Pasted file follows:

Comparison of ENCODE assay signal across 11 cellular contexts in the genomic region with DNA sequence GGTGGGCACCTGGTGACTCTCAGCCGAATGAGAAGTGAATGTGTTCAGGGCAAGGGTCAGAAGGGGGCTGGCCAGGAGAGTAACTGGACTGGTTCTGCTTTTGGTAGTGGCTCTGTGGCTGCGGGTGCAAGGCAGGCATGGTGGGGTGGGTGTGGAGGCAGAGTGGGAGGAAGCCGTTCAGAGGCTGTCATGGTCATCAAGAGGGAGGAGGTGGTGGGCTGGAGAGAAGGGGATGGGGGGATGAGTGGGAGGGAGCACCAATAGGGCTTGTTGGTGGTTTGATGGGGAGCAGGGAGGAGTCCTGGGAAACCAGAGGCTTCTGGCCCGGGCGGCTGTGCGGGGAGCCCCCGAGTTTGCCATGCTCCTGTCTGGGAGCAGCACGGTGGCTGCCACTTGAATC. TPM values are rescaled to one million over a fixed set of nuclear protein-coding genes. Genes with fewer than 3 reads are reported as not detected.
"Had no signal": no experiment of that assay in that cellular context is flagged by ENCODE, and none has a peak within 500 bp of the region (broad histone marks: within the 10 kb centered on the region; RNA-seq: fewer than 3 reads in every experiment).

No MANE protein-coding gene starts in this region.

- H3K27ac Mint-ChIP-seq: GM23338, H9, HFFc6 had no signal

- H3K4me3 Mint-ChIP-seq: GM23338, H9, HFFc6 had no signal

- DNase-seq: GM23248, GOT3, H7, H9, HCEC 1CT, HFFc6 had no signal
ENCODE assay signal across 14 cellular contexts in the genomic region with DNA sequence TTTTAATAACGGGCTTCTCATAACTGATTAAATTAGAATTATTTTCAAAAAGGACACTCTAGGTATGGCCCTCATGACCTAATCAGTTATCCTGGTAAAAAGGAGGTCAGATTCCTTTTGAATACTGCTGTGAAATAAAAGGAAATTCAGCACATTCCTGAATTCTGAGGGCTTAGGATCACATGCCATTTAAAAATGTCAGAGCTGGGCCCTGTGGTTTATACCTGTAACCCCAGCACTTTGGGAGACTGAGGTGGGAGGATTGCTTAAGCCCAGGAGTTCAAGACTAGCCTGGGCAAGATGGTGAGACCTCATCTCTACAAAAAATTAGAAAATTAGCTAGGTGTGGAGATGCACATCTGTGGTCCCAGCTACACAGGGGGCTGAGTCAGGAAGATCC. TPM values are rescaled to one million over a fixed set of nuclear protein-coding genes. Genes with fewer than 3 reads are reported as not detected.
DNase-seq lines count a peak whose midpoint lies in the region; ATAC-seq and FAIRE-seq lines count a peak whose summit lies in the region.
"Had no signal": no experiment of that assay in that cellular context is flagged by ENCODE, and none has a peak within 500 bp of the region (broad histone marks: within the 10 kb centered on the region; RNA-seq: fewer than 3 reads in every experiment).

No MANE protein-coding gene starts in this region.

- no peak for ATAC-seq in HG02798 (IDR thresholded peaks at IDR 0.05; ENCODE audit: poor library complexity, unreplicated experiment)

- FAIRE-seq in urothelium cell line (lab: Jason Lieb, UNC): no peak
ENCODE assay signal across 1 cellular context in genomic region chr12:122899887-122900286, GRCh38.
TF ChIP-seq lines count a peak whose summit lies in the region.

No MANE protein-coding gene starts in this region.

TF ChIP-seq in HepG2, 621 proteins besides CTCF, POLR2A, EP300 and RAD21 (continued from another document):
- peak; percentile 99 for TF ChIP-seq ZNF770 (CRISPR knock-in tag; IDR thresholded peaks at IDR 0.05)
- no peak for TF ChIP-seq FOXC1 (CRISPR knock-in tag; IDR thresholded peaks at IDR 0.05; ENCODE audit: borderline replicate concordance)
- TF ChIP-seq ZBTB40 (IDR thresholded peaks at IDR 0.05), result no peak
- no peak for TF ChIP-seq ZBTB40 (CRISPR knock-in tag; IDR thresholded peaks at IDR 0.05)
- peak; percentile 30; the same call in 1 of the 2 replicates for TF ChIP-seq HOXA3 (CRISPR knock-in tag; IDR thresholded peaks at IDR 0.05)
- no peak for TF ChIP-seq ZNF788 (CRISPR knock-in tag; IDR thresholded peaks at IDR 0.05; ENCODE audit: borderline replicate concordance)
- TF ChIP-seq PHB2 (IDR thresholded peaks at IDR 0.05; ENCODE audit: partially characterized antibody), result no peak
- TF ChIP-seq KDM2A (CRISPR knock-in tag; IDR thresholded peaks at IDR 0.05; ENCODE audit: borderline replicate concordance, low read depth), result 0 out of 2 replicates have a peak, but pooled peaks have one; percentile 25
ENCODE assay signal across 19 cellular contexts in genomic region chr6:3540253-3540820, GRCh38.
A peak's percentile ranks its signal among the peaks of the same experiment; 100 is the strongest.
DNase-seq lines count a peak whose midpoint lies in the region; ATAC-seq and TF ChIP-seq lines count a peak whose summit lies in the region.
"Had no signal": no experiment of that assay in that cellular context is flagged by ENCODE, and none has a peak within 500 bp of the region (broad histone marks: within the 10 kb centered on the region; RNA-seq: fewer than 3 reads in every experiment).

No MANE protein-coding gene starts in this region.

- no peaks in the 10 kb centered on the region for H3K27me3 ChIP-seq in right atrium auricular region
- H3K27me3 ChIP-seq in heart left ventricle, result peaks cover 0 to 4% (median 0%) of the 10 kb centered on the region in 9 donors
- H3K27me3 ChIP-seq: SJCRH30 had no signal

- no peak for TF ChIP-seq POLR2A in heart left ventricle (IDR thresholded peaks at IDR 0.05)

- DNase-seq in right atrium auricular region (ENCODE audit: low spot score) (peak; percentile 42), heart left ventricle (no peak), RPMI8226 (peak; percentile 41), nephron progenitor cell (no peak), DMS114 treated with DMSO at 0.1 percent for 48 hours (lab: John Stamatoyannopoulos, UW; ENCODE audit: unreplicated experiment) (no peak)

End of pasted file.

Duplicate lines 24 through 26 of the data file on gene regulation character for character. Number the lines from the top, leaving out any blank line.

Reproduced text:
- TF ChIP-seq KDM2A (CRISPR knock-in tag; IDR thresholded peaks at IDR 0.05; ENCODE audit: borderline replicate concordance, low read depth), result 0 out of 2 replicates have a peak, but pooled peaks have one; percentile 25
ENCODE assay signal across 19 cellular contexts in genomic region chr6:3540253-3540820, GRCh38.
A peak's percentile ranks its signal among the peaks of the same experiment; 100 is the strongest.